The director certainly knows how to make magic in the theatre and spared no expense to deliver a surfeit of glorious surprises and wit.
In one example, a motley-colored tree (scenery was by Cecile Bouchier) came to life to hand an apple to the hero whose arm, when he ate the fruit, turned into branches. The hero's companion saved the day by reversing time (even speaking backwards!) to retrieve the deadly moment and implode the tree with fire. The solutions presented by this challenging sequence were beautiful to watch.
The pumped-up, handsome Kane Schirmer, as the comic-book hero "Cumulus" of the play, was at his best showing off his tumbler's prowess or his dancer's grace, especially in the fight scenes, brilliantly choreographed by Chris Harrison.
But tethered by a Clark Kentish doppelgänger, the hero never lost his doltishness. Partly for this reason, Schirmer never grasped the power the playwrights gave his adversaries, such as the arch-foe, "Xander" (who, given a riveting performance by "Kofi," could have been titled "The Magnificent").
The delightfully campy Todd Alan Johnson, as the hero's evil twin, vibrated fits of orgasms and cowered with a squeaky peep that never failed to amuse.
Denise Thomas as the hero's companion was far too attractive to be 35,000 years old. But Ed Crescimanni as an absent-minded oracle was properly Polonius-like as the narrator. And Scott Thomson as a faithless lackey bopped around in a blue monkey suit amusingly. (José M. Rivera designed the wonderful costumes.)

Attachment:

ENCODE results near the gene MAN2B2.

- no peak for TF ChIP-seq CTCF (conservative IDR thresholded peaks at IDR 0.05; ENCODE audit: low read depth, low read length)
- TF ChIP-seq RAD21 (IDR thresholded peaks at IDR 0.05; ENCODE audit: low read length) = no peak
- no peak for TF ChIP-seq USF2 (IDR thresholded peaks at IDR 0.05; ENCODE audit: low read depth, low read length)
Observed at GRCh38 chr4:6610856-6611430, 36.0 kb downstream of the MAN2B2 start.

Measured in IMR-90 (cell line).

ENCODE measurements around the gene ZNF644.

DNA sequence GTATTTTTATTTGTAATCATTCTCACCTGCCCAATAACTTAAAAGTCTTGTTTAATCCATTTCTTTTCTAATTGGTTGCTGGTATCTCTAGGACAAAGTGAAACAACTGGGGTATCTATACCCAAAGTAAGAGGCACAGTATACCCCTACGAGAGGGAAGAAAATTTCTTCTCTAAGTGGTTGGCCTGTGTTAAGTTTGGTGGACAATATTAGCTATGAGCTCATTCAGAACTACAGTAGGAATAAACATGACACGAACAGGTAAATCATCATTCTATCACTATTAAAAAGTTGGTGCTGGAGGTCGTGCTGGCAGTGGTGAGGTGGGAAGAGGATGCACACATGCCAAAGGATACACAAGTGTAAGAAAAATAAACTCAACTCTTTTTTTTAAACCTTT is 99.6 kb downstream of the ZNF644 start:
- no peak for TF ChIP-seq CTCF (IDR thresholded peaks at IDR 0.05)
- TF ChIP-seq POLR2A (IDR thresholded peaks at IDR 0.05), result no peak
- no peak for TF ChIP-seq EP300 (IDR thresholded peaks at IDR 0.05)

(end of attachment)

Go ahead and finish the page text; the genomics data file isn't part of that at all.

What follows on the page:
Darlene Mann made her great insect-vamp character almost touching in its demise.
Others included Chris MacEwan as a wheezing progenitor and Tanya Oesterling as a rainbow-haloed syzygy of the two brothers.
The artful "Wow!" effects included truly fabulous lighting by Peter L. Smith using lasers, strobes, projections, and an amazing starlight backdrop. Stereophonic sound by Bernard Fox synthesized organ sounds (programmed by Richard Dysinger) to great advantage.
If there was a problem in the play it was the hero's doltishness, which drained him of the mastery kids love to read about in comics. Thus his episodic jeopardies cried wolf a bit too often, and he only declared he learned from them. As the joke wore thin, the hero faded, and the myth stayed hidden in the mists.
Still, the production could easily become a cult hit-in which case look to the costumes to start a brand new fashion craze.
Copyright 1997 Marshall Yaeger
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